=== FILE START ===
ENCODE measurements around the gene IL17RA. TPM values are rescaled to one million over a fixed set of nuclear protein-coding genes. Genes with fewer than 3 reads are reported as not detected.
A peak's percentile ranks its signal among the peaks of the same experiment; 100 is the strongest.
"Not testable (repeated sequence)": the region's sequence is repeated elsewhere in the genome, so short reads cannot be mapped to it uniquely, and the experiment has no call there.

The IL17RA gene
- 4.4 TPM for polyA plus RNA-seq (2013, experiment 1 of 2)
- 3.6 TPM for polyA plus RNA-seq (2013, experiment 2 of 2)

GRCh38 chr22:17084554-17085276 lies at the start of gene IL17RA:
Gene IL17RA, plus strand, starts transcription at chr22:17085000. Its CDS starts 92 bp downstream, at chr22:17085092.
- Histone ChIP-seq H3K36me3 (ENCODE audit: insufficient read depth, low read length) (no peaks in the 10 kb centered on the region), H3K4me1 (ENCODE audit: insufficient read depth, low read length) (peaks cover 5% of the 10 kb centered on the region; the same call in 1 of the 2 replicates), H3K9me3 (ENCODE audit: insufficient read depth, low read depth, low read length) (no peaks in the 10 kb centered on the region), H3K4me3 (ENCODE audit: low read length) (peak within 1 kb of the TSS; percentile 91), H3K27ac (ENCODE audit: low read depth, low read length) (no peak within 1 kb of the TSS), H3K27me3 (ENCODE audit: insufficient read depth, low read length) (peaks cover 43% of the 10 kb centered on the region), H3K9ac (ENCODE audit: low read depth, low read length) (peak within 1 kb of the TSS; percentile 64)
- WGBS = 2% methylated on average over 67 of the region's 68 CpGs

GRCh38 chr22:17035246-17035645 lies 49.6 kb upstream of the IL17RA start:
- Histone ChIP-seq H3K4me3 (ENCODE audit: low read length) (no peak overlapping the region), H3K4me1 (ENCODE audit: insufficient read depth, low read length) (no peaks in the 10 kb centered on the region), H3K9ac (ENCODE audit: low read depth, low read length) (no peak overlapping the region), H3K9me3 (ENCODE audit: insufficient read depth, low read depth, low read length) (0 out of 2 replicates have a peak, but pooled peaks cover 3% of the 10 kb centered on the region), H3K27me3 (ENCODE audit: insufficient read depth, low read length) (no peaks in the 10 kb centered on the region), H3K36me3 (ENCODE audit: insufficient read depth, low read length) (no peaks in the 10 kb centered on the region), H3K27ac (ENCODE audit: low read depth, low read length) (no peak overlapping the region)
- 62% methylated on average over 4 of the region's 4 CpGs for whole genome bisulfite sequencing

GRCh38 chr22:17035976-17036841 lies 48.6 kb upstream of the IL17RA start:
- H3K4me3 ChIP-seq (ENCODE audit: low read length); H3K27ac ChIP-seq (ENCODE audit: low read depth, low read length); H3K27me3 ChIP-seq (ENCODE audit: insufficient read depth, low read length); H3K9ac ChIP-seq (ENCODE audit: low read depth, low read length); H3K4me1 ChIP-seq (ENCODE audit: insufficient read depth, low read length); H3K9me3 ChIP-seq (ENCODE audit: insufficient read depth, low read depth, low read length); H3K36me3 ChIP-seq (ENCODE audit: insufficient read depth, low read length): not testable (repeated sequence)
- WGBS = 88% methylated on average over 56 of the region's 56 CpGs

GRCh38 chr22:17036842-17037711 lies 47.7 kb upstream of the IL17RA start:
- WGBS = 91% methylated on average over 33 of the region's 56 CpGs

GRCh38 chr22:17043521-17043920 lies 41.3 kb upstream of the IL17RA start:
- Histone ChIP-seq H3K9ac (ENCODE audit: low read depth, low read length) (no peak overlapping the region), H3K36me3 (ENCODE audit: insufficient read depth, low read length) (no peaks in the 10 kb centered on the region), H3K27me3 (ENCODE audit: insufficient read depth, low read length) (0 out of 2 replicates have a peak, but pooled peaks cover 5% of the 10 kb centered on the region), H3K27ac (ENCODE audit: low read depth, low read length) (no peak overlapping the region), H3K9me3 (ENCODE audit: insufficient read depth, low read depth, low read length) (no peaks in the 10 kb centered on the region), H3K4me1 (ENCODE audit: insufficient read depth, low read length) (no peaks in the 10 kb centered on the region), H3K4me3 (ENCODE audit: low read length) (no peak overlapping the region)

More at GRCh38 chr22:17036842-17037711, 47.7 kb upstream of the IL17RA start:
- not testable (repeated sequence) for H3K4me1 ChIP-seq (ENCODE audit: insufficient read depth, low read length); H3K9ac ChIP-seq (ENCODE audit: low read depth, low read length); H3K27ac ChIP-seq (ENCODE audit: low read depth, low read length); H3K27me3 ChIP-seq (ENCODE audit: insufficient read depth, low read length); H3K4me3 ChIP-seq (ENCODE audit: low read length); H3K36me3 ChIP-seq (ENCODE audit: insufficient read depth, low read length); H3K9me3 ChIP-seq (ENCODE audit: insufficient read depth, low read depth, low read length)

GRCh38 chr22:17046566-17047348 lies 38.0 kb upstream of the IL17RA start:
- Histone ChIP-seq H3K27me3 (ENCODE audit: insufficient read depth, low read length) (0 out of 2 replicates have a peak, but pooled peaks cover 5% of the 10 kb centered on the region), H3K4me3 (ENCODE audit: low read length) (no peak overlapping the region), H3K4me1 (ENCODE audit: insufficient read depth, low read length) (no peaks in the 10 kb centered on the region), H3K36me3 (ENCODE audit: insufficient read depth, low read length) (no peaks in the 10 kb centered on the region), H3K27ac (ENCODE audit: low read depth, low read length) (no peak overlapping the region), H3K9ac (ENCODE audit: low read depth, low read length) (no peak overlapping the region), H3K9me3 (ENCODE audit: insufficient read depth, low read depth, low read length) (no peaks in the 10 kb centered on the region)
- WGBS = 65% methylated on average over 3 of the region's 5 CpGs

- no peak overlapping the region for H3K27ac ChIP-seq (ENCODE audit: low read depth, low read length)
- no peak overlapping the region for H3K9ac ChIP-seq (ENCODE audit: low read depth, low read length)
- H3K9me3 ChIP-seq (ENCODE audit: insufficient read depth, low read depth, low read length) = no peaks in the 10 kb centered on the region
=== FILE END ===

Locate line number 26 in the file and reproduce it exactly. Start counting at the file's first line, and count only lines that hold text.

- no peak overlapping the region for H3K27ac ChIP-seq (ENCODE audit: low read depth, low read length)